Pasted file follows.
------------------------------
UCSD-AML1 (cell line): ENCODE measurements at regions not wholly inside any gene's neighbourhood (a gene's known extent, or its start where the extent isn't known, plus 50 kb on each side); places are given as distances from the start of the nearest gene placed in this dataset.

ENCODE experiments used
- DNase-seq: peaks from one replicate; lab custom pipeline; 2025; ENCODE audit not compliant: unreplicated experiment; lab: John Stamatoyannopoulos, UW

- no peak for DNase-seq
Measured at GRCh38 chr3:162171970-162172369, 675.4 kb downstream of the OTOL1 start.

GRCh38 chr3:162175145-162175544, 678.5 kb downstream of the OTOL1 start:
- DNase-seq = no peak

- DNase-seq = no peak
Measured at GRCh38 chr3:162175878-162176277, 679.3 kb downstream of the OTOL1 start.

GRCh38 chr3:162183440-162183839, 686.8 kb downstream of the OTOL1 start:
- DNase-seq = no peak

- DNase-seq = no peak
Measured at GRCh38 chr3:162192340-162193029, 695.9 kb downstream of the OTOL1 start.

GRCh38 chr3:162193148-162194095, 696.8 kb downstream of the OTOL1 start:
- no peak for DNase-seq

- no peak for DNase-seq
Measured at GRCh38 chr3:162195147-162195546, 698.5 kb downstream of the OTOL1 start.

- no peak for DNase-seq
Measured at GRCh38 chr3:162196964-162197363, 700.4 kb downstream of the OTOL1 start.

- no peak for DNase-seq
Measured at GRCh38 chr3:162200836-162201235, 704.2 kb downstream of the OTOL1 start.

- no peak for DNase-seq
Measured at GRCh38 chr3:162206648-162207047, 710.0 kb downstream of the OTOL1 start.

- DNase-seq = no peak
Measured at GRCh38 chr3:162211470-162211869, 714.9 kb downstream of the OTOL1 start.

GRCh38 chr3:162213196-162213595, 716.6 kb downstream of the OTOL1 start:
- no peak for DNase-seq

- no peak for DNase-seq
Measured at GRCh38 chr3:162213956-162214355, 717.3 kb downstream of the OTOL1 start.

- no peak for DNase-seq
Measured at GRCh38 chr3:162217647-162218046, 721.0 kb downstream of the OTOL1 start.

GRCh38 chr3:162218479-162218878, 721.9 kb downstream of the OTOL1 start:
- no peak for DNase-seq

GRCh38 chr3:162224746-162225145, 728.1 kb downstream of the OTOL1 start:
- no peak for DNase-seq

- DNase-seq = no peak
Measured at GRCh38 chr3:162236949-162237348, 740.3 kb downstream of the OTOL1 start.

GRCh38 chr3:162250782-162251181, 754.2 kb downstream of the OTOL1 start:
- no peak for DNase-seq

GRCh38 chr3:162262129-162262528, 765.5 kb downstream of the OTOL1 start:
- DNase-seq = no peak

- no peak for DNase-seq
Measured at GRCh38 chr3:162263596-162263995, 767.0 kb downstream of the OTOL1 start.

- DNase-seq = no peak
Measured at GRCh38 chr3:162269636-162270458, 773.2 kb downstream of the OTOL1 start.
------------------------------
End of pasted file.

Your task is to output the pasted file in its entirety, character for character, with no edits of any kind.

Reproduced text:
UCSD-AML1 (cell line): ENCODE measurements at regions not wholly inside any gene's neighbourhood (a gene's known extent, or its start where the extent isn't known, plus 50 kb on each side); places are given as distances from the start of the nearest gene placed in this dataset.

ENCODE experiments used
- DNase-seq: peaks from one replicate; lab custom pipeline; 2025; ENCODE audit not compliant: unreplicated experiment; lab: John Stamatoyannopoulos, UW

- no peak for DNase-seq
Measured at GRCh38 chr3:162171970-162172369, 675.4 kb downstream of the OTOL1 start.

GRCh38 chr3:162175145-162175544, 678.5 kb downstream of the OTOL1 start:
- DNase-seq = no peak

- DNase-seq = no peak
Measured at GRCh38 chr3:162175878-162176277, 679.3 kb downstream of the OTOL1 start.

GRCh38 chr3:162183440-162183839, 686.8 kb downstream of the OTOL1 start:
- DNase-seq = no peak

- DNase-seq = no peak
Measured at GRCh38 chr3:162192340-162193029, 695.9 kb downstream of the OTOL1 start.

GRCh38 chr3:162193148-162194095, 696.8 kb downstream of the OTOL1 start:
- no peak for DNase-seq

- no peak for DNase-seq
Measured at GRCh38 chr3:162195147-162195546, 698.5 kb downstream of the OTOL1 start.

- no peak for DNase-seq
Measured at GRCh38 chr3:162196964-162197363, 700.4 kb downstream of the OTOL1 start.

- no peak for DNase-seq
Measured at GRCh38 chr3:162200836-162201235, 704.2 kb downstream of the OTOL1 start.

- no peak for DNase-seq
Measured at GRCh38 chr3:162206648-162207047, 710.0 kb downstream of the OTOL1 start.

- DNase-seq = no peak
Measured at GRCh38 chr3:162211470-162211869, 714.9 kb downstream of the OTOL1 start.

GRCh38 chr3:162213196-162213595, 716.6 kb downstream of the OTOL1 start:
- no peak for DNase-seq

- no peak for DNase-seq
Measured at GRCh38 chr3:162213956-162214355, 717.3 kb downstream of the OTOL1 start.

- no peak for DNase-seq
Measured at GRCh38 chr3:162217647-162218046, 721.0 kb downstream of the OTOL1 start.

GRCh38 chr3:162218479-162218878, 721.9 kb downstream of the OTOL1 start:
- no peak for DNase-seq

GRCh38 chr3:162224746-162225145, 728.1 kb downstream of the OTOL1 start:
- no peak for DNase-seq

- DNase-seq = no peak
Measured at GRCh38 chr3:162236949-162237348, 740.3 kb downstream of the OTOL1 start.

GRCh38 chr3:162250782-162251181, 754.2 kb downstream of the OTOL1 start:
- no peak for DNase-seq

GRCh38 chr3:162262129-162262528, 765.5 kb downstream of the OTOL1 start:
- DNase-seq = no peak

- no peak for DNase-seq
Measured at GRCh38 chr3:162263596-162263995, 767.0 kb downstream of the OTOL1 start.

- DNase-seq = no peak
Measured at GRCh38 chr3:162269636-162270458, 773.2 kb downstream of the OTOL1 start.